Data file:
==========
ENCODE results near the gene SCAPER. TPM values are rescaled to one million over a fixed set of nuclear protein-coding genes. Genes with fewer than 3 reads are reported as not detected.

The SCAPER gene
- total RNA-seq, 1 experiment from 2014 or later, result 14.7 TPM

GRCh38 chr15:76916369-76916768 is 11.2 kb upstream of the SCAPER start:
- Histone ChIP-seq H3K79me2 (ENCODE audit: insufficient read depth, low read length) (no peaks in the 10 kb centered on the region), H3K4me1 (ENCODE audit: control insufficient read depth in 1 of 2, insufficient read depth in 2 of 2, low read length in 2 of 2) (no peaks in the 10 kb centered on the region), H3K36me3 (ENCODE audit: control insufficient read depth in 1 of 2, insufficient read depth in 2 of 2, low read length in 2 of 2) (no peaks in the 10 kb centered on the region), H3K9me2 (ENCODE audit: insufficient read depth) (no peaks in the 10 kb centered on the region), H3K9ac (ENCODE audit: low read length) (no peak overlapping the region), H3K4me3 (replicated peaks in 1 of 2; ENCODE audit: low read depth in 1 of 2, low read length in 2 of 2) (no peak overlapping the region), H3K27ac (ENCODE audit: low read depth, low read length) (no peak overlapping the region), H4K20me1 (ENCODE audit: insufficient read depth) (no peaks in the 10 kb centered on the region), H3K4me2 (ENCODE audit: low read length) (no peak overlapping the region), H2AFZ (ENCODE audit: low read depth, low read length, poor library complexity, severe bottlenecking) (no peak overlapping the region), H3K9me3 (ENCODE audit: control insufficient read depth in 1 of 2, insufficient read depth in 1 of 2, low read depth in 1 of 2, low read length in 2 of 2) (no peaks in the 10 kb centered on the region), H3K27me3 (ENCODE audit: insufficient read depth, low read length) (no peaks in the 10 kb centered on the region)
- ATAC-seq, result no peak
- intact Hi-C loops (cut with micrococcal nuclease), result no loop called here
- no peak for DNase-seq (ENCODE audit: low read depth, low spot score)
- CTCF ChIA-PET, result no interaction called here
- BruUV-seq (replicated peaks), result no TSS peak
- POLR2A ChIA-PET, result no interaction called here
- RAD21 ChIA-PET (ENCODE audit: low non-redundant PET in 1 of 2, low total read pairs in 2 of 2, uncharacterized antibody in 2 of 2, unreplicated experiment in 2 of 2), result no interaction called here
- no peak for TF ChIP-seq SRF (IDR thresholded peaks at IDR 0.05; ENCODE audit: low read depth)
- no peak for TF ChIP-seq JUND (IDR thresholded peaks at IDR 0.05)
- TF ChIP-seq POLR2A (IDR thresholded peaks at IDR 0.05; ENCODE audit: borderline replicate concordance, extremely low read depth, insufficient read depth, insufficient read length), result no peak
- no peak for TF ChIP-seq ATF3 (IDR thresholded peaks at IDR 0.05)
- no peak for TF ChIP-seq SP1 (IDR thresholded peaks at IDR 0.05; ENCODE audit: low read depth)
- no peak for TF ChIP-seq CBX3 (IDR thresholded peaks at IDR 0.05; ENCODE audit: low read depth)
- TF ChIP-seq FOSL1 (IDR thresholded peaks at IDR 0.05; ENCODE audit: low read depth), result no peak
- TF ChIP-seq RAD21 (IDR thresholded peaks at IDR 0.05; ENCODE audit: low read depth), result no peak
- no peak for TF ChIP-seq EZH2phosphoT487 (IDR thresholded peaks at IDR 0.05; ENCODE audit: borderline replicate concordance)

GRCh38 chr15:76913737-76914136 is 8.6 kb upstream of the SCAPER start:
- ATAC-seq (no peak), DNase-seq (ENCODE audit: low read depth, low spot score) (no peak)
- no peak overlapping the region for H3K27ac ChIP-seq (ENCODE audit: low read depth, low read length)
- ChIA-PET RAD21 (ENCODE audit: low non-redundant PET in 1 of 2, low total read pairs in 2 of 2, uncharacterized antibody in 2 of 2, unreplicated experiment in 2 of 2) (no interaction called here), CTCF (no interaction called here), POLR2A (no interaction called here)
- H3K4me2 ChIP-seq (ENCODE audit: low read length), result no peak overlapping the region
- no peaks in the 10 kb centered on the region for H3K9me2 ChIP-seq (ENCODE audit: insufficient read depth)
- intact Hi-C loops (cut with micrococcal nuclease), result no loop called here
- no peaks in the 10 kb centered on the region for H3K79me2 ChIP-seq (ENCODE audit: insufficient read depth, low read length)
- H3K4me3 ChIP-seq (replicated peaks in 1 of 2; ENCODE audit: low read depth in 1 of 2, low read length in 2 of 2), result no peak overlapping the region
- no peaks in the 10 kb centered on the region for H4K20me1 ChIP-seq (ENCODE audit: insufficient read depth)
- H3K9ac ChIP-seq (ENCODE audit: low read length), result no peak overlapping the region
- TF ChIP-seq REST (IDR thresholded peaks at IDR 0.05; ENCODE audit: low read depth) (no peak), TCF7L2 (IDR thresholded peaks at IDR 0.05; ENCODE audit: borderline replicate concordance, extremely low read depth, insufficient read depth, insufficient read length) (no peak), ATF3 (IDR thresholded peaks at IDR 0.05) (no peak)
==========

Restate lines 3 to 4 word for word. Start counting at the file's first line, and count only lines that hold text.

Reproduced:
- total RNA-seq, 1 experiment from 2014 or later, result 14.7 TPM

GRCh38 chr15:76916369-76916768 is 11.2 kb upstream of the SCAPER start: